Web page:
My “aha” moment was immediate. Inflammation and fluid dynamics were prominent topics. Conditions typically thought of as noninflammatory disorders were shown to have origins in acute inflammatory responses (potentially quelling the tendonitis/tendonosis debate). Repetitive movement, for example, degrades the myelin in the nerves and strains the muscles and fascia, causing inflammation. Fibrosis, the body’s response to inflammation, compresses the inflamed nerves, causing pain, and traps the fluid, compromising the lymph. Chronic inflammation persists as a chemical response even if there is no visible heat, redness, swelling, or loss of function.

But wait—it gets better. This chronic inflammation is found to be a systemic response involving the entire body, not just the limb performing the repetitive action.

The takeaway: even if there is no visible or palpable evidence of inflammation, we should consider the presence of chronic inflammation and treat accordingly. Nerve compression injuries, such as brachial plexus, carpal tunnel, or thoracic outlet syndromes may all be inflammatory conditions, even if we do not see or feel the cardinal signs of inflammation. Based on the new information, multiple sclerosis and Parkinson’s disease patients could benefit from lymphatic massage. Before the congress, I wondered if lymph drainage shouldn’t always be included in a treatment plan. I now strongly believe it should, and the evidence exists to back up this treatment strategy.

The second takeaway was to treat the entire body. Mary F. Barbe, PhD, professor of anatomy at Temple University in Philadelphia, Pennsylvania, spoke about repetitive movement disorders. Her recent study looked at the inflammatory response to repetitive stress and the resulting fibrosis of repair.5 Rats were trained to perform a repetitive reaching, grasping, and pulling movement in four categories: low repetition-low force, high repetition-low force, low repetition-high force, and high repetition-high force. While rats subjected to low repetitions and low force adapted and recovered without injury, the others did not fare as well.

After 12 weeks, the rats were dissected.  Inflammation and the fibrosis of repair were found to be full-body response, not confined to the limb subjected to the repetitive stress. While the dominant limb had the most fibrotic tissue, fibrotic tissue was found in the opposite limb and both hips. These same findings were not present in the control group.

The inflammatory process caused an increase in fibrotic tissue—a thickening of collagen—not only in the arm that performed the repetitive movement, but also in the opposing arm and in both hips. This response became chronic as the epitendons and paratendons merged and could no longer slide over each other. Nerve compression resulted due to the thickening tissues, and myelin of the nerves degraded and frayed due to the lack of gliding, driving further inflammatory reactions. Peripheral nociceptor endings were sensitized, and spinal cord inflammation was found, potentially contributing to an increased pain response. Translation: address inflammation, even in chronic cases, and treat the whole body.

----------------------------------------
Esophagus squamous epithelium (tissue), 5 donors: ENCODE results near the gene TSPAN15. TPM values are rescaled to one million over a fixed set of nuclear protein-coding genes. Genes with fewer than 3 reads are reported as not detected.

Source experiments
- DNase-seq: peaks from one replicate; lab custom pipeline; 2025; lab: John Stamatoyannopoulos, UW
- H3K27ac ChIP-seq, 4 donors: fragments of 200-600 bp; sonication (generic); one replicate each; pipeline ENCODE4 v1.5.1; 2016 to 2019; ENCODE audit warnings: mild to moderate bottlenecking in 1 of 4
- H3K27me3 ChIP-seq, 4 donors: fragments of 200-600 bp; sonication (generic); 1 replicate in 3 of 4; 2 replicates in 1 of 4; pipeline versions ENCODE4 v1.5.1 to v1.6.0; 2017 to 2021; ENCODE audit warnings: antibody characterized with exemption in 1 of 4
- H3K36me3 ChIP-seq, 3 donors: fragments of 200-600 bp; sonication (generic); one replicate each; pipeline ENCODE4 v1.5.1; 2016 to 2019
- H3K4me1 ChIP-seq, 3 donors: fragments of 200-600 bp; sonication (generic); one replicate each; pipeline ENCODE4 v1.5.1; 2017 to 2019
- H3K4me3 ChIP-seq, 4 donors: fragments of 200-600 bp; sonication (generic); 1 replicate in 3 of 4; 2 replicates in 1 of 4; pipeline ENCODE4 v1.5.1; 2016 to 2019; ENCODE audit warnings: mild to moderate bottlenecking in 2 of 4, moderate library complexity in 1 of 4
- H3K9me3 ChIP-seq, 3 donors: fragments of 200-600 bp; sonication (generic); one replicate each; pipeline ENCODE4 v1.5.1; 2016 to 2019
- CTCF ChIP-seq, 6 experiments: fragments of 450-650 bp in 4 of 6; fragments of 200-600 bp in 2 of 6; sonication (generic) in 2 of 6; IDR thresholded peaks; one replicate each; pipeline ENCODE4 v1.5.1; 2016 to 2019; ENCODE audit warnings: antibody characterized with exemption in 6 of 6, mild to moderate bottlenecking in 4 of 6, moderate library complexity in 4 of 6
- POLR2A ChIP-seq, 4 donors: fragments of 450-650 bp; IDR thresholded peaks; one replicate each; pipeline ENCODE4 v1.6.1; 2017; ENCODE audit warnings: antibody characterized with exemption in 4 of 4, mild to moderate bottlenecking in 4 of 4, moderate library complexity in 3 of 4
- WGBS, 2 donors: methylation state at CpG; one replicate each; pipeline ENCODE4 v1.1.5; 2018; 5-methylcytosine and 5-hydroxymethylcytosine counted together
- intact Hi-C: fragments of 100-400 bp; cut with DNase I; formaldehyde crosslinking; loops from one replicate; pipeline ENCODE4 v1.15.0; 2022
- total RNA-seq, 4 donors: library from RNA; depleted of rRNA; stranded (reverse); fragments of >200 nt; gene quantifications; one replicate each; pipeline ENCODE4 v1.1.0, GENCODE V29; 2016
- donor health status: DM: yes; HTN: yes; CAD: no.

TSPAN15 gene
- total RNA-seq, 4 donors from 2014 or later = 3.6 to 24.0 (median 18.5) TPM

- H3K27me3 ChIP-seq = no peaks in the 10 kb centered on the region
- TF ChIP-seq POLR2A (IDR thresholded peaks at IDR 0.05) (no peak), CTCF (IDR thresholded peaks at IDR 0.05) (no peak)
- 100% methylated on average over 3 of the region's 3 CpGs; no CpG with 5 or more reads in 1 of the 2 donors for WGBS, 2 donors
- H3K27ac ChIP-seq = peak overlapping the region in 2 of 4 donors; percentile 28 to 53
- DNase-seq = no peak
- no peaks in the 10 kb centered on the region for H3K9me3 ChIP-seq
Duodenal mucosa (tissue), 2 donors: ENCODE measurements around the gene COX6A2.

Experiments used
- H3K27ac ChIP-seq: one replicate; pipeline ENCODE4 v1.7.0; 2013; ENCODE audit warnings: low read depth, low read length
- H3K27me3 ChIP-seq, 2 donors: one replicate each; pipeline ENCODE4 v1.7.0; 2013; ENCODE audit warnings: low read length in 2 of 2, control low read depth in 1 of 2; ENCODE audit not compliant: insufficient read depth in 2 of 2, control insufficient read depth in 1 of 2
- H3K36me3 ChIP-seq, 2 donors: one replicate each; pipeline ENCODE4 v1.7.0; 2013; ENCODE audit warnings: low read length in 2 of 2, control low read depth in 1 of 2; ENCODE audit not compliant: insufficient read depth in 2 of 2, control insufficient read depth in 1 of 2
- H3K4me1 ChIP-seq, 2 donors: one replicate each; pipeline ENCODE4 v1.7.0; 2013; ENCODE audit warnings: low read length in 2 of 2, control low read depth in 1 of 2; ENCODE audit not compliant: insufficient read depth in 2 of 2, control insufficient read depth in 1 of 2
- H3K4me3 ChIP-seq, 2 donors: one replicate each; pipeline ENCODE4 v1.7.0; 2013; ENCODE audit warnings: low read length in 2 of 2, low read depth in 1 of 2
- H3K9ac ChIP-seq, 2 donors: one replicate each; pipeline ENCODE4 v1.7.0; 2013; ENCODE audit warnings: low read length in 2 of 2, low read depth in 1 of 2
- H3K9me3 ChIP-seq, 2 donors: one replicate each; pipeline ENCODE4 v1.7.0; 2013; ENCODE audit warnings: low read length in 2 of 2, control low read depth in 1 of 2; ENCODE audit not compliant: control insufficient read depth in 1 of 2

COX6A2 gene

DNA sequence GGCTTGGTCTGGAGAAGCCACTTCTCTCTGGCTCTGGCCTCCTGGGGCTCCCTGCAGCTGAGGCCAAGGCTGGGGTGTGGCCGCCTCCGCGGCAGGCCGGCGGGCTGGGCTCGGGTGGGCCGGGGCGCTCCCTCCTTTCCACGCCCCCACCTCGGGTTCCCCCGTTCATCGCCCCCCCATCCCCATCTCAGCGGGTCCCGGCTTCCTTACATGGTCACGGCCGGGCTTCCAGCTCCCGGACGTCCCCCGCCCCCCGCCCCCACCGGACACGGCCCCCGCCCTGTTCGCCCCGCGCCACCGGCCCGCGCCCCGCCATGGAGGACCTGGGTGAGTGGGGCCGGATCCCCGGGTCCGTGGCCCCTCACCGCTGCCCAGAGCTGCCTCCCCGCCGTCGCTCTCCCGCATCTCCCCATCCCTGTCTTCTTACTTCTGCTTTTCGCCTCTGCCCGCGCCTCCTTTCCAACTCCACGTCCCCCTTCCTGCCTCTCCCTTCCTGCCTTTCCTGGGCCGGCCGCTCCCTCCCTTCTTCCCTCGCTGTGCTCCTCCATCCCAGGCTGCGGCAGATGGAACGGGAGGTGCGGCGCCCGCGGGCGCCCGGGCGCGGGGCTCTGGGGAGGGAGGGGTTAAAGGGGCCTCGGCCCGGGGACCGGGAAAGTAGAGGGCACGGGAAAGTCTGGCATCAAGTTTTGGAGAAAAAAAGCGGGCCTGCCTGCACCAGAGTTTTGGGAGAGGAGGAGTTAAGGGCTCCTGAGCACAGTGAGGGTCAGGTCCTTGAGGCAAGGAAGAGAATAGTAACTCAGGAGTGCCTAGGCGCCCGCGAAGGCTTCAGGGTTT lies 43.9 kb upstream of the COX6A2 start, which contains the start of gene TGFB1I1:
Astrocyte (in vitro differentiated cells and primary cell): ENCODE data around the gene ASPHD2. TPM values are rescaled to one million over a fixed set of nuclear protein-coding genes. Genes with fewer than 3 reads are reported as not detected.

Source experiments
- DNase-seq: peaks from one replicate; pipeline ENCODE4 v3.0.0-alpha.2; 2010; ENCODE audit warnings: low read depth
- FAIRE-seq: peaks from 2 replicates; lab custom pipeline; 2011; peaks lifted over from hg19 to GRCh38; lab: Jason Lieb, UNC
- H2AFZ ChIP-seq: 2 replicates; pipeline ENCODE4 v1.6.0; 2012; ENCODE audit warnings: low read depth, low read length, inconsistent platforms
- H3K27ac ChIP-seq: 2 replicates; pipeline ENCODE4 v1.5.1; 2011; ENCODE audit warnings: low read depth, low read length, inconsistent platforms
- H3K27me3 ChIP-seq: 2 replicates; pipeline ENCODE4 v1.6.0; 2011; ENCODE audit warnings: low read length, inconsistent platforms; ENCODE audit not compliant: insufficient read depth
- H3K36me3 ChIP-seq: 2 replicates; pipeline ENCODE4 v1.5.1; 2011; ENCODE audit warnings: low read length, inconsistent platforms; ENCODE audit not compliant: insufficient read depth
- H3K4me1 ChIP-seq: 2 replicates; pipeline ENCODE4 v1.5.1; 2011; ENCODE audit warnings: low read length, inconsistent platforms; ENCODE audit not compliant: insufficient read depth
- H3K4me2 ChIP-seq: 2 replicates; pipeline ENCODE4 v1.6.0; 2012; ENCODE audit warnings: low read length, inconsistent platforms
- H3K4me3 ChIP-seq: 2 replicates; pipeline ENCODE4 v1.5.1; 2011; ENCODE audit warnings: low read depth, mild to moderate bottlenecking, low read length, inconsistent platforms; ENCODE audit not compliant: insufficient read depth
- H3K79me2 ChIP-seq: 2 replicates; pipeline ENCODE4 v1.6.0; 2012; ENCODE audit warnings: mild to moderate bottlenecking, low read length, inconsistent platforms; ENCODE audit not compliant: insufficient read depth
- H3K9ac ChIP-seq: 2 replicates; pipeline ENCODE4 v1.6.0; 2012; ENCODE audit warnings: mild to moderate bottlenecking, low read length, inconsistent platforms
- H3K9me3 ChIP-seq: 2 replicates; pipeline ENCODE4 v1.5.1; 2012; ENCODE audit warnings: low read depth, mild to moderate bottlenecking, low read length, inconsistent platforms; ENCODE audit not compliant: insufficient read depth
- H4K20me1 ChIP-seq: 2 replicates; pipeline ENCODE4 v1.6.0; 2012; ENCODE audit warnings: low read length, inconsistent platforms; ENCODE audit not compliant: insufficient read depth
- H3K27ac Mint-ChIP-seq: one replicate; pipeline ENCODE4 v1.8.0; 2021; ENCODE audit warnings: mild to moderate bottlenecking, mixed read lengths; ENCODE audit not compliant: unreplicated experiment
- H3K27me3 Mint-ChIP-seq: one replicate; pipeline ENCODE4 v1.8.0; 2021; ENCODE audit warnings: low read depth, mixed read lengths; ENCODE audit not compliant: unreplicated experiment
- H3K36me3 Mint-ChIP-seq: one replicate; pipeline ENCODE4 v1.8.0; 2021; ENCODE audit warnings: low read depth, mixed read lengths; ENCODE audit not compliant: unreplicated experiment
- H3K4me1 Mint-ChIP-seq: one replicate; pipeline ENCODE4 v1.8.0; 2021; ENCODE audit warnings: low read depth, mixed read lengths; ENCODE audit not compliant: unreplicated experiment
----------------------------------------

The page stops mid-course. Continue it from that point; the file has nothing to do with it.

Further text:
It was also shown that intervening early in the pain cycle of potential repetitive movement injuries, or soon after a traumatic injury, can lessen the chronic inflammatory response, making the fibrotic repair response more functional and the chemical response less prolonged. Also, ibuprofen, while limiting the inflammation, caused the tissue to be less strong and more prone to reinjury. Translation: treat early, as soon as the pain begins, or treat preventatively when engaging in repetitive activities.

Living the Paradigm Shift

Science is challenging. It can be frustrating when years of research and millions of taxpayer dollars are used to fund a study that tells us what we already know about the benefits of massage. But it is all worth it when the light bulb goes off and you hear something for the first time that shifts your paradigm and changes your clinical practice.

I encourage you to purchase the videos of past fascia congresses, view them in groups, and discuss the findings.6 Despite the grooves in our nervous system formed by years of massage doctrine, we can adapt to new information.


1. L. Chaitow, T.W. Findley, R. Schleip, eds., Fascia Research III: Basic Science and Implications for Conventional and Complementary Health Care (Munich: Elsevier GmbH, 2012).

2. T.W. Findley, R. Schleip, eds., Fascia Research: Basic Science and Implications for Conventional and Complementary Health Care (Munich: Elsevier GmbH, 2007).

3. P.A. Huijing, P. Hollander, T.W. Findley, R. Schleip, eds., Fascia Research II: Basic Science and Implications for Conventional and Complementary Health Care (Munich: Elsevier GmbH, 2009).

4. J. van der Wal, “The Architecture of the Connective Tissue in the Musculo-skeletal System—An Often Overlooked Functional Parameter as to Proprioception in the Locomotor Apparatus,” in Fascia Research II: Basic Science and Implications for Conventional and Complementary Health Care, eds. P.A. Huijing, P. Hollander, T.W. Findley, R. Schleip (Munich: Elsevier GmbH, 2009).

5. J.B. Driban, A.E. Barr, M. Amin, M.R. Sitler, and M.F. Barbe, “Joint Inflammation and Early Degeneration Induced by High Force Reaching Are Attenuated by Ibuprofen in an Animal Model of Work-Related Musculoskeletal Disorder,” Journal of Biomedicine and Biotechnology (2011), doi:10.1155/2011/691412.

6. International Fascia Research Congress, “Purchase DVD Recordings/Proceedings Books,” accessed June 2012,

A licensed massage practitioner since 1984, Diana L. Thompson has created a varied and interesting career out of massage: from specializing in pre- and postsurgical lymph drainage to teaching, writing, consulting, and volunteering. Her consulting includes assisting insurance carriers on integrating massage into insurance plans and educating researchers on massage therapy theory and practice to ensure research projects and protocols are designed to match how we practice. Contact her at